Monday, March 14, 2011

Why I Like Apple and Bathroom Cleanliness Scales

So, several months ago (around the beginning of the school year) I bought an iPod nano because I had lost the one before (if you're counting, that's one lost, two stolen, one washed, one broken under my thigh when I dived during a youth group volleyball game). Well, anyway, this was the new iPod nano, and it looked pretty great. It was small and had a built in clip great for running. Here's a looksie:

However, I soon found a couple flaws:
1. It's a touch screen, so when you want to switch to the next song, you have to press a button and then touch the screen at a certain small place where the next arrow is. Unfortunately, this is almost impossible to do while you are running or engaged in any physical activity. It becomes almost some type of advanced physical training to be able press the button, find that specific small spot on the iPod, keep running at a similar pace, all while avoiding running into anything in front of you.
2. When you listen to the latest podcast on a list, it stops rather than going to the next one. If you're listening to something shorter like "The Writer's Almanac," you want to listen to a bunch in a row; this design made it difficult.

However, one day I plugged in my iPod and found a manufacturer's update waiting to be downloaded. Upon downloading, I found that they had fixed both of these problems! I try not to get sucked into all the Apple hysteria, but they are pretty great sometimes.

I want to create some type of website, kind of like Angie's List or yelp, where germaphobes can go and rate public bathrooms in stores/restaurants on a cleanliness scale. It would be rated on a five soap bar scale. You would gain points for:
-no-touch faucets, flushers, and hand dryers...bonus points for no touch soap dispenser.
-doorless entry/exit. These are most often seen in airports and make for easy access without having to touch nasty handles. I mean, obvious points are lost if there is no 90 degree hallway turn that hides the bathroom from the general public outside.
-if you must have a door, at least put a garbage by the door so I can use the paper towel to open the door. If you have no-touch hand dryers and a door, you're really hanging people out to dry (you better believe that pun was intended!).
-cleaning schedule posted on the door. It makes one feel good to know this bathroom was cleaned a half-hour ago.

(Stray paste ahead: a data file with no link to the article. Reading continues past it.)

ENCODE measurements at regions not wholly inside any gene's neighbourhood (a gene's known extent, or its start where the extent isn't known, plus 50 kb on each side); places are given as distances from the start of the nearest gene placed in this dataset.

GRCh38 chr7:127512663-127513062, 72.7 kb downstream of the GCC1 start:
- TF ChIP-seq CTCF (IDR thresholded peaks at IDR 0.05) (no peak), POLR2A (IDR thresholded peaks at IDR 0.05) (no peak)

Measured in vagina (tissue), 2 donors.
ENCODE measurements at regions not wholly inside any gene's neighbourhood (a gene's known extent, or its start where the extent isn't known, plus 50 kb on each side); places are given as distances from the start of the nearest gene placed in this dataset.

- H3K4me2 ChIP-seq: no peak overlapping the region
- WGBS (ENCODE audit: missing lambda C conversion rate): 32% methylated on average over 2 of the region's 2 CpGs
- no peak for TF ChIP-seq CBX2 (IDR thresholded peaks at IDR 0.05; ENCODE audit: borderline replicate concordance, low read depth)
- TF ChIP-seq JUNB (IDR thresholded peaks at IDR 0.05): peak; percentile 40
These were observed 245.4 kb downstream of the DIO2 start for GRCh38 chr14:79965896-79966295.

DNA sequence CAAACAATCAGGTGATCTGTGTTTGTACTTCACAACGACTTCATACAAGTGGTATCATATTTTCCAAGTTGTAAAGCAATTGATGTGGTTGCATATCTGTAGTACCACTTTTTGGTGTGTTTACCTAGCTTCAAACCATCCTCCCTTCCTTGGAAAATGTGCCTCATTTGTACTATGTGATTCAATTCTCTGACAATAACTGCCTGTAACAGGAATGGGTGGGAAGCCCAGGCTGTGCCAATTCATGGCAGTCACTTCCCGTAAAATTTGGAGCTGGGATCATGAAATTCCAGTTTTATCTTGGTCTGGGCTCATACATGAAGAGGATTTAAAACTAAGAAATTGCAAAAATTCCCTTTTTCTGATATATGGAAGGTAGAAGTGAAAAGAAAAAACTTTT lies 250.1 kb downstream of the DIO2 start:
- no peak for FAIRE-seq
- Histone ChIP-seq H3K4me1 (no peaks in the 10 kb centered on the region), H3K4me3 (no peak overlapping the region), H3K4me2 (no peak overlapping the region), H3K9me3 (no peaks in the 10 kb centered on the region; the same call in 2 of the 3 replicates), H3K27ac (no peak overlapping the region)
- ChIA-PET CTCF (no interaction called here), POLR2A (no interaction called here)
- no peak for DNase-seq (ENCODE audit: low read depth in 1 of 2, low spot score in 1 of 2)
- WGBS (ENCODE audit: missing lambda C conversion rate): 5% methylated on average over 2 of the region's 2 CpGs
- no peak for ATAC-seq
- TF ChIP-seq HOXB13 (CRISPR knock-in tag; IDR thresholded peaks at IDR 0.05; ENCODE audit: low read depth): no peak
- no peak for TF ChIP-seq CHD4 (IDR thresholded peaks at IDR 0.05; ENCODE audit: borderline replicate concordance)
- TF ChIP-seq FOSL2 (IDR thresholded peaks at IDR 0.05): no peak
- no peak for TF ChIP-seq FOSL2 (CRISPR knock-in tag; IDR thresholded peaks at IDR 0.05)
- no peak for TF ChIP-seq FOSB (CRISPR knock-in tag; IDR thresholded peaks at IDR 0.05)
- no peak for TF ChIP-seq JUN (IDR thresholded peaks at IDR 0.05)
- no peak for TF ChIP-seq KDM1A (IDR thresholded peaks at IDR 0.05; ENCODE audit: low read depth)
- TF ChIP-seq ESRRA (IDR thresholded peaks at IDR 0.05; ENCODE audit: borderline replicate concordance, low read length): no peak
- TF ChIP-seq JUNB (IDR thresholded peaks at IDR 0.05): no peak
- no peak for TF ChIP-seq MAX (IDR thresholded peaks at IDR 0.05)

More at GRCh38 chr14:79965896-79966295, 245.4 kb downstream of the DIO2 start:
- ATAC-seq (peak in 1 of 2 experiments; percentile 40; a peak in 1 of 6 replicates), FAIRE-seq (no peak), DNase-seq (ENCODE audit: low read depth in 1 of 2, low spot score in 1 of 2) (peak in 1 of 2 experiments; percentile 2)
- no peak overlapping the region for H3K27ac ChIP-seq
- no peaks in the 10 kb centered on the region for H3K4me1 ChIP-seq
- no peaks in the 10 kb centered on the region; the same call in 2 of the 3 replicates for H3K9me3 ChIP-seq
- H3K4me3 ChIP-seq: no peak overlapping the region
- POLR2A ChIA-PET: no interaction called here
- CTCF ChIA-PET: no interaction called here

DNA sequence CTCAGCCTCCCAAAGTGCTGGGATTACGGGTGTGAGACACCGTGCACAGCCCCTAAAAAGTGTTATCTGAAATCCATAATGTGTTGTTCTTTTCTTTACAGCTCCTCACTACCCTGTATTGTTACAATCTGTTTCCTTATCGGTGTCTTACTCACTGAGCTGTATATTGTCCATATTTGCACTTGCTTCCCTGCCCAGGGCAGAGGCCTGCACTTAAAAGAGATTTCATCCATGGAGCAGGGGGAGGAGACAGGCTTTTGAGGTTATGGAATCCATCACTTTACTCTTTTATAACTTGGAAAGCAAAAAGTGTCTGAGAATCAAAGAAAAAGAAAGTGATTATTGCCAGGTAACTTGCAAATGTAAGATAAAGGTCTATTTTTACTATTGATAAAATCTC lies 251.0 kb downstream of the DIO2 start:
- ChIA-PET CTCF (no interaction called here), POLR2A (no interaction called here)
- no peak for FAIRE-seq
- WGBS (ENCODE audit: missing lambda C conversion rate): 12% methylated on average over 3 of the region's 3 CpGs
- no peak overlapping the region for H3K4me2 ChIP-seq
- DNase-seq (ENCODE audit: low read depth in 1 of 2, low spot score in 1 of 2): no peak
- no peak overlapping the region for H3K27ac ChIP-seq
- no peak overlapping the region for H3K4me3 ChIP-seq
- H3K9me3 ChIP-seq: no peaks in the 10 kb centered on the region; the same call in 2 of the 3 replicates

You would lose said points for:
-anything besides tile on the floor.
-overflowing garbage cans.
-those nasty pull-down cloth towels that loop back up into the dispenser. No amount of money can convince me that it doesn't just circle back around to the next guy.
-faucets that must be held to keep the water running. How is one supposed to wash their hands when they are holding on to the faucet at the same time?
-Obviously, many other extraneous circumstances could cause you to lose significant points.

I was going to put a picture of a dirty public restroom on here, but I couldn't look at the pictures on google images without feeling the gag reflex making its presence known.

I'm on my first day of Spring Break and feeling pretty good about getting a good start on my fourth chapter and the bulletin for Sunday. I'm trying to get as much done as I can before I head on a mini-senior retreat with Jen McDonald and Kelly Johnston to Paw Paw, MI, made famous by This American Life's "Road Trip" episode in which a hitchhiker puts her head out of the window and shouts, "Paw Paw for Jesus!" I'm very excited to get out of the city for a few days and relax. We'll see how that goes.

Anway, just living the dream in the meantime: watching Fellowship of the Rings, making tea, blogging, and working on the church bulletin all at the same time. Later.


  1. I worked at a place once that installed no-touch soap dispensers but left the regular faucets. I mean, really, what's the point of having a no-touch soap dispenser if you still have to touch the faucet?

  2. You described my ideal bathroom, and so may bathroom pet peeves. There is a bathroom at work (in a HOSPITAL!) where you need to push the faucet handle and then wash your hands quickly while it is still running, or else put your clean hands BACK on the DIRTY faucet handle in order to wash the rest of the soap off. Drives me nuts!

    And I totally agree with Amy (or Andrew?).

    I also can't stand it when there are the air hand dryers and no paper towel dispensers, and the faucet is not no-touch. Gross.

    Who designs these bathrooms anyway? I think we could all be bathroom design consultants.